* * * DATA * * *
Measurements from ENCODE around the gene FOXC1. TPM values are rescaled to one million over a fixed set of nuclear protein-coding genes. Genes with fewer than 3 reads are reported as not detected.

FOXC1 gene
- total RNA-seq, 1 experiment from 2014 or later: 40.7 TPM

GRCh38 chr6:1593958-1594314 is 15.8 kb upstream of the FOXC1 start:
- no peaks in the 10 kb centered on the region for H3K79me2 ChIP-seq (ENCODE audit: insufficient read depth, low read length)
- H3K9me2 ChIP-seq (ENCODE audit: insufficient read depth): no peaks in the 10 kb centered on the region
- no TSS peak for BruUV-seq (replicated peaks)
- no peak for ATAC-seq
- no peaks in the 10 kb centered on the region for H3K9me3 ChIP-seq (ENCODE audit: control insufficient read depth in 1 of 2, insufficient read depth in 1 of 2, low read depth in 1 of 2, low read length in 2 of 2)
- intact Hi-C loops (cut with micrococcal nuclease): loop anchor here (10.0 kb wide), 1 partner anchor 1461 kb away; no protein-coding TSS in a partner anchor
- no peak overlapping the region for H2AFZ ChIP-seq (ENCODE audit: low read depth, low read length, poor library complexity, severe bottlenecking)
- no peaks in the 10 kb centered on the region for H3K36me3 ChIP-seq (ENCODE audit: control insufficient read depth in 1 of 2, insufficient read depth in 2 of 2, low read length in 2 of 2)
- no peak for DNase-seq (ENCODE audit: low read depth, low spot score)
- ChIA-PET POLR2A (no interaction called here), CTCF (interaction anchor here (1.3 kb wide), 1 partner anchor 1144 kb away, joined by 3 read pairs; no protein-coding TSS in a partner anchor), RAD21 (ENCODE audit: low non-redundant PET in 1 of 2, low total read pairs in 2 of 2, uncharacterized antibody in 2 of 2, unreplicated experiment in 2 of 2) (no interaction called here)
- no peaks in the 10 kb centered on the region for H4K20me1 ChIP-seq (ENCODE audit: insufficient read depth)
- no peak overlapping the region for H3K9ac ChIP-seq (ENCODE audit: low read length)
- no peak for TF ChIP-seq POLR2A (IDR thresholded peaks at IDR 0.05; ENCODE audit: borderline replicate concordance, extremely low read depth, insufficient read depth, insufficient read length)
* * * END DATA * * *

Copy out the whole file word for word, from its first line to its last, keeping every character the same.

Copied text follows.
Measurements from ENCODE around the gene FOXC1. TPM values are rescaled to one million over a fixed set of nuclear protein-coding genes. Genes with fewer than 3 reads are reported as not detected.

FOXC1 gene
- total RNA-seq, 1 experiment from 2014 or later: 40.7 TPM

GRCh38 chr6:1593958-1594314 is 15.8 kb upstream of the FOXC1 start:
- no peaks in the 10 kb centered on the region for H3K79me2 ChIP-seq (ENCODE audit: insufficient read depth, low read length)
- H3K9me2 ChIP-seq (ENCODE audit: insufficient read depth): no peaks in the 10 kb centered on the region
- no TSS peak for BruUV-seq (replicated peaks)
- no peak for ATAC-seq
- no peaks in the 10 kb centered on the region for H3K9me3 ChIP-seq (ENCODE audit: control insufficient read depth in 1 of 2, insufficient read depth in 1 of 2, low read depth in 1 of 2, low read length in 2 of 2)
- intact Hi-C loops (cut with micrococcal nuclease): loop anchor here (10.0 kb wide), 1 partner anchor 1461 kb away; no protein-coding TSS in a partner anchor
- no peak overlapping the region for H2AFZ ChIP-seq (ENCODE audit: low read depth, low read length, poor library complexity, severe bottlenecking)
- no peaks in the 10 kb centered on the region for H3K36me3 ChIP-seq (ENCODE audit: control insufficient read depth in 1 of 2, insufficient read depth in 2 of 2, low read length in 2 of 2)
- no peak for DNase-seq (ENCODE audit: low read depth, low spot score)
- ChIA-PET POLR2A (no interaction called here), CTCF (interaction anchor here (1.3 kb wide), 1 partner anchor 1144 kb away, joined by 3 read pairs; no protein-coding TSS in a partner anchor), RAD21 (ENCODE audit: low non-redundant PET in 1 of 2, low total read pairs in 2 of 2, uncharacterized antibody in 2 of 2, unreplicated experiment in 2 of 2) (no interaction called here)
- no peaks in the 10 kb centered on the region for H4K20me1 ChIP-seq (ENCODE audit: insufficient read depth)
- no peak overlapping the region for H3K9ac ChIP-seq (ENCODE audit: low read length)
- no peak for TF ChIP-seq POLR2A (IDR thresholded peaks at IDR 0.05; ENCODE audit: borderline replicate concordance, extremely low read depth, insufficient read depth, insufficient read length)